An observation often tested, especially in summer times! Fortunately, scientific work does not stop at such (primitive) observations: it seeks an explanation for the effect.
For the situation of wet sand, it took a while to find the latter: the first scientifically-sound explanation for the minimal amount of water needed to build a sandcastle was published 1998 by Thomas C. Halsey and Alex J. Levin from the “Exxon Research and Engineering” branch of Exxon (now Exxon Mobil Corporation, one of the largest oil and gas companies in the world). This is more than 170 years later than the seminal work of Claude-Louis Navier, who postulated the first version of an equation describing the motion of fluids (i.e., liquids and gases). Thus, sand (i.e., an ensemble of particles) mixed with water shows a much more complex behavior than just sand and just water. How come?
The Science behind Sticky Sand
In our previous research project “Comprehensive Investigation of wet Powder Blending” we investigated the “birth” of so-called liquid bridges forming between particles: a tiny amount of liquid filling the gap the sand particles form (i.e., a liquid bridge), in which case liquid is sprayed on the surface of a particle bed. The reason is, that due to surface tension the pressure inside the bridge is lower than that in the liquid present on the surface of the sand particles. Thus, liquid bridges soak up the liquid in a bed of particles - except that, which is trapped in the roughness on the particles’ surface. Most important, it is exactly the roughness of the sand particles that determines the recipe (i.e., the right amount of liquid) of the perfect sandcastle: liquid trapped in the particles’ roughness has, in simple words, no strength, while that in liquid bridges has (this was the main finding of Halsey and Levine, which made their work stand out).
A key question remains: How can we let other people know about this?
In this case, we have filled up the asperities on the particles’ surface with water and we formed liquid bridges that can sustain a certain mechanical stress. While we finally succeeded to describe such a “birth” of a liquid bridge, and may now also describe the effect of the roughness on a sandcastle’s strength, a key question remains: How can we let other people know about this? Most important: how can we transparently communicate the complexity inherent to “sticky sand”, such that future researchers will push science beyond our current understanding?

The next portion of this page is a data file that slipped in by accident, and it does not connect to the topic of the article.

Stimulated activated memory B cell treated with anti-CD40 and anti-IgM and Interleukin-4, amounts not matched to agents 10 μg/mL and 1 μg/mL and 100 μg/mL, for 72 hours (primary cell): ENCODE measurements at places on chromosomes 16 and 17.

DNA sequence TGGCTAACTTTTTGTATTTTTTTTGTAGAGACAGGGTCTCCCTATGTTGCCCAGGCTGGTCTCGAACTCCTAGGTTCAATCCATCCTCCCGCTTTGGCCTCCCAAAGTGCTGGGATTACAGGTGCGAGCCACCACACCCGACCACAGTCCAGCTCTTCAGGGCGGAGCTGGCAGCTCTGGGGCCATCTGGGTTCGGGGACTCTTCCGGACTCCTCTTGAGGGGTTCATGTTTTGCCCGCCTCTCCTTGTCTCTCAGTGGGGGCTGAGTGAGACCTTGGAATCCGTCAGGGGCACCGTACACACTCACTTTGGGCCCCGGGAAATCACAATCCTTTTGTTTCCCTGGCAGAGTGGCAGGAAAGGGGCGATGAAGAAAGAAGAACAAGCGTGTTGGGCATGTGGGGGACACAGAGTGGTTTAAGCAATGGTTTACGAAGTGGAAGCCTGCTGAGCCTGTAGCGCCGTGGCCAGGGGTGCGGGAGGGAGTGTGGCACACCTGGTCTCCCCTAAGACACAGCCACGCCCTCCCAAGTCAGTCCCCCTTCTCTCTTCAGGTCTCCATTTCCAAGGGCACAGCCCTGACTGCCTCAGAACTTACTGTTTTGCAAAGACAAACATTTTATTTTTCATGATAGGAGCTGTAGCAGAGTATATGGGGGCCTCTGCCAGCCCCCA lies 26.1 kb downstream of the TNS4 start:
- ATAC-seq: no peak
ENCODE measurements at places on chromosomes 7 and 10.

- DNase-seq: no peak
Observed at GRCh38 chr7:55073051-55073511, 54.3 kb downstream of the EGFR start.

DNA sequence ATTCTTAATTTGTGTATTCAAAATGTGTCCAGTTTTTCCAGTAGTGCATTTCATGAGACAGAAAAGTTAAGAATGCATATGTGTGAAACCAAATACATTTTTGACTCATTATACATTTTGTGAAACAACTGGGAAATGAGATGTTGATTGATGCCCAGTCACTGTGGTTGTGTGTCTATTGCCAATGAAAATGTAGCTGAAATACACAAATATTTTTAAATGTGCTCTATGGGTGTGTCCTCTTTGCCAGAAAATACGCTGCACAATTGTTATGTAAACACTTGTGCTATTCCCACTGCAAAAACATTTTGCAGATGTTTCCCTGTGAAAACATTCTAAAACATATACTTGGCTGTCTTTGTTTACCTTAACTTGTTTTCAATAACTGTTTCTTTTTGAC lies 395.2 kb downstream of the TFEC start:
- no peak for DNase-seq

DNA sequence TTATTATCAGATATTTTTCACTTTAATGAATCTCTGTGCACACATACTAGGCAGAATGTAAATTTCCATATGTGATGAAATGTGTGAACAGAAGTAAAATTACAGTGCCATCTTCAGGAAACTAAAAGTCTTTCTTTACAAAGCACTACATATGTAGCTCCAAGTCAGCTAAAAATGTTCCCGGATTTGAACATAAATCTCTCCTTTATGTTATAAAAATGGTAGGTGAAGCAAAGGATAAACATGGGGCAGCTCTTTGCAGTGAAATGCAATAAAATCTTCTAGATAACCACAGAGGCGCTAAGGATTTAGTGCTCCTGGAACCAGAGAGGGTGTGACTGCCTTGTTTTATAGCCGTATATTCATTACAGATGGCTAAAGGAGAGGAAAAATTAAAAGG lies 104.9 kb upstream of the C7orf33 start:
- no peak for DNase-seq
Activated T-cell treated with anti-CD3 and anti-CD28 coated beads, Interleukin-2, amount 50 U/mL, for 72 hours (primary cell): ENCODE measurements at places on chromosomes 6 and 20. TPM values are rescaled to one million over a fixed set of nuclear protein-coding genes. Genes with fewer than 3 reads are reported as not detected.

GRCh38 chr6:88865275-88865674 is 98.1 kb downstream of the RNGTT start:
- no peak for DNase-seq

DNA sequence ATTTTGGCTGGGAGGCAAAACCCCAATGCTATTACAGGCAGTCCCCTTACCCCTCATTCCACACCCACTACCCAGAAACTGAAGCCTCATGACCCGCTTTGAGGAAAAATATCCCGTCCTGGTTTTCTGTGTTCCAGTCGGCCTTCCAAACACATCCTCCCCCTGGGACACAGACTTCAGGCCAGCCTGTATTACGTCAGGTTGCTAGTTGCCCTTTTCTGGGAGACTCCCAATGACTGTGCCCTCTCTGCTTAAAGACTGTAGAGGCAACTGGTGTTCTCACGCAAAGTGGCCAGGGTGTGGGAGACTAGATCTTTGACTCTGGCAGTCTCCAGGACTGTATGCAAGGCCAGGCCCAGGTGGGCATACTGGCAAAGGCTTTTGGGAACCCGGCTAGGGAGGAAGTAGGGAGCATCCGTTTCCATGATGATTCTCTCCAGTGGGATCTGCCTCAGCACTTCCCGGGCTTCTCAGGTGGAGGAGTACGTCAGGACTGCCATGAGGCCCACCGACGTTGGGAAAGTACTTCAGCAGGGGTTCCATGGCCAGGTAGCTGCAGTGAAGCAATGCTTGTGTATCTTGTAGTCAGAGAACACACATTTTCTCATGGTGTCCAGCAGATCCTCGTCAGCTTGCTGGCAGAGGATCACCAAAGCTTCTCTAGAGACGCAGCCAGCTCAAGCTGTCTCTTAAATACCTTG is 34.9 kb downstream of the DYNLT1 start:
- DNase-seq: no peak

The Virtual Sandbox
In the “Virtual Sandbox” project we collaborate with the University College of Teacher Education (Pädagogische Hochschule Steiermark) to explain the field of particle engineering (in which “sticky sand” plays a central role) to primary and secondary pupils, as well as students at the TU Graz. One goal is, that pupils can perform experiments on their own, realizing the peculiar behavior of particles at rest and/or in flow.
The central product of the Virtual Sandbox project is, needless to say, a virtual sandbox: with a Kinect camera, a projector, a simulation computer and smart software available in the web, we can measure the 3D surface profile of the sand. With this information, one can compute height contours, or perform some simple simulations, e.g., the flow of water on the sand surface. All this can be projected back onto the sand surface, allowing users of the sandbox to interact with the calculations.
With the help of our fancy computer models, we can indeed describe how water would be transported through the particle bed, without actually doing it!
This is nothing new. What we added to the sandbox is the simulation of the transport of water in the particle bed: with the help of our fancy computer models, we can indeed describe how water would be transported through the particle bed, without actually doing it! This seems awkward, since we could simply sprinkle water on the real-world sand, but scientifically this is a “bingo”: testing a hypothesis on the computer is a key instrument to advance our understanding of how things work, and often greatly speeds up work (experiments with sand is difficult, because it is opaque, i.e., cannot see-through). Most important, we could predict the future (i.e., what happens if we now would add a certain amount of water?), same as in the daily weather forecast on television. But what is it that we would like to predict with our humble sandbox?
Why are we doing this?
Predicting what happens in an industrial manufacturing process is fundamental for the efficiency of such a process (i.e., what we gain compared to what we put in). As we are “particle people”, particle processes like (i) granulation (i.e., the size increase of particle), or (ii) particle drying (making wet particles dry again) are of main interest for us. Both processes are of central importance for the food and pharma industry: roughly ten percent of products in the pharma industry are “produced out of specification”, i.e., the product cannot be sold, and is therefore waste. Often, the inability to predict what goes on in the process is the reason for a sub-optimal operation of processes. In the energy and petrochemical industry wet granular matter is also important, e.g., for so-called fluid cokers that are used to generate fuel from heavy crude oil. Last but not least, “sticky sand” is only one example of so-called “cohesive powders”: inter-particle forces in these powders lead to unpredictable flow behavior, often causing industrial production processes to fail. A daily “weather forecast” for these processes would help – and our projects are hopefully one step forward to achieve this vision.
If you wand to see the Sandbox in action, just follow this link!